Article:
Exact Editions is running a public poll to find out how we think that magazines will be read in ten years time. If you haven’t yet voted on the issue, please do so.
The sample voting is still small, but I am not surprised that the leading candidate in this race is:
The tablet (something like the iPad)
This is beating ‘print on paper delivered via physical distribution‘. A bit lower down the list is the option for genuine ‘don’t knows’: ‘ a device or medium unlike any of the others in this list ‘.
While I am not surprised that the iPad (or something like it) is the most favoured choice for our most preferred magazine reading medium for 2020, I would have been very much surprised if you had told me 18 months ago that this tablet-type solution would now seem to be the most promising future vehicle for magazines. The iPad is astonishingly successful, but it is only 7 months old. The way that a magazine app should work on the iPad is still very much up for grabs. The way that users will want to use digital magazines is not a settled issue. There is a lot to be done! There are strategic choices to be made!
Exact Editions is running this poll as travaux preparatoires for a round-table forum that we are hosting for movers and shakers in the magazine/technology space in London, on 1 December. One of the key themes for discussion on that day will be ‘iPads and other tablets’, but another theme, the fifth and last that we have listed for the round-table is ‘the social graph’. We are pondering the relevance of the social graph to the shifting technical base of the magazine industry as it goes digital: Few magazines/newspapers have really tapped the social graph (yet). Are Facebook and Twitter the real new frontier for digital publications? Although the social graph and the social context of digital magazines is not yet the top item on most digital magazine executives ‘worry list’ I cannot help but wonder whether the issue of magazine format and delivery is intimately bound up with the question of how magazines can be most easily integrated into the social graph. If the tablet, an iPad or its equivalent, becomes the primary way in which we interact with our closest, but absent, friends and our wider web acquaintance, then the magazine publishers who are now gearing their publications for tabletisation or iPad delivery will have made a prescient move.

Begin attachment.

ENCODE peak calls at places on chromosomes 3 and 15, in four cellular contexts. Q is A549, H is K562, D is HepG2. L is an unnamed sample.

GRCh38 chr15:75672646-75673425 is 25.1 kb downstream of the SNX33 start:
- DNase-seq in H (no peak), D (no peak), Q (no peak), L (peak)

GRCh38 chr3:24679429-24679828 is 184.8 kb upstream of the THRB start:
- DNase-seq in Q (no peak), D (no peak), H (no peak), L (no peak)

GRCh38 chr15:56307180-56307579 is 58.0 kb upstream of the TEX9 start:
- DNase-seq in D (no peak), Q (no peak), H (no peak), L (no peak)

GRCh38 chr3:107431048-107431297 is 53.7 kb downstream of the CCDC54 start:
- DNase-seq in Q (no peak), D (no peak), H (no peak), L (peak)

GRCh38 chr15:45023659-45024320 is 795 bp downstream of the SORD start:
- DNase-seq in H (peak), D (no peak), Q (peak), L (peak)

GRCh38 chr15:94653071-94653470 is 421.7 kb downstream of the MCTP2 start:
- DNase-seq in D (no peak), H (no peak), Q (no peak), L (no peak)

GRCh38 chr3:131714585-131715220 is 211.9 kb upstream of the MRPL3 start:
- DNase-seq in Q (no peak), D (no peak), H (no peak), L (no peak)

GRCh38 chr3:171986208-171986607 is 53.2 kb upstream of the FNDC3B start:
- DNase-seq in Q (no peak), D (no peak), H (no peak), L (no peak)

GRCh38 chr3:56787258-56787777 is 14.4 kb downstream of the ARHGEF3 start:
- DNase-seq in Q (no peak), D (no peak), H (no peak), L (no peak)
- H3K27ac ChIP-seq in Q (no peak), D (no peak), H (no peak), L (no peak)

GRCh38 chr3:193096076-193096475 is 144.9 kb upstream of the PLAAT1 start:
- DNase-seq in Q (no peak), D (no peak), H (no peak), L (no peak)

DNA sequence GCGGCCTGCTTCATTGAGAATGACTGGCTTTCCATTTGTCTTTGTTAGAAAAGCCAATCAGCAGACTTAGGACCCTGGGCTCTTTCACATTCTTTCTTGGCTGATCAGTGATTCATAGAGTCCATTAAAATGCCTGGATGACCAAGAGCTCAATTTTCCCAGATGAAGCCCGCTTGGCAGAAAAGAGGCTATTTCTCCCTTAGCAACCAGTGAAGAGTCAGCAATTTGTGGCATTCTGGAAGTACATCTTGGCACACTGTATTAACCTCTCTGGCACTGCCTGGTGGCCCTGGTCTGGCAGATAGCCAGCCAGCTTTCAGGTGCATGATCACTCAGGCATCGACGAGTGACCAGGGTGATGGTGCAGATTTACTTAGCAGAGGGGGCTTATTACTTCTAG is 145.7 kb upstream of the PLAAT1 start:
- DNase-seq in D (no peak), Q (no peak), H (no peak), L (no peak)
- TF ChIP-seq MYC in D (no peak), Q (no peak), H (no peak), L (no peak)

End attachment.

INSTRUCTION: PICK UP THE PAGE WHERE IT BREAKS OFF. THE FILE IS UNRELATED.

The iPad is a surprisingly social device, more so than a notebook computer or a mobile phone. I do not think that it is just the novelty element in the iPad that makes me much more willing to pass mine around — much more willing to pass it around than to pass around my mobile phone. The momentary, or episodic, lendability of the iPad may have something to do with its ‘touchability’ which is itself of social value in a small group, and magazine publishers will be reassured to know that this ‘physical lendability’ is very limited. Sharing a magazine subscription via the same iPad is feasible for mother and daughter, or husband and wife, but not really practical amongst a wider group of friends.
During my many years of publishing in specialist markets at Emap, one of the most reliably popular sections in print was readers Q&As. When we moved onto the web a few years back, this proved a great engine for traffic, with readers often as expert in answering each others' questions as editorial gurus. So maybe linking tablet mags to the social graph is just the next tech step reflecting a human wish to swap knowledge within a community, and not so revolutionary after all. Carolyn Morgan
Tablets, just as magazines & "coffee table books" clearly share, in my view, a fairly local space: ‘domestic’ socializing (i.e. family, visiting friends, perhaps close neighbours).It would be interesting to study their use with respect to time and synchronicity for social interaction: immersive reading (books) asks for longer spans between interactions, whereas familiar small-talk fares better with shorter, quasi-simultaneous personal experiences interspersed with discussion.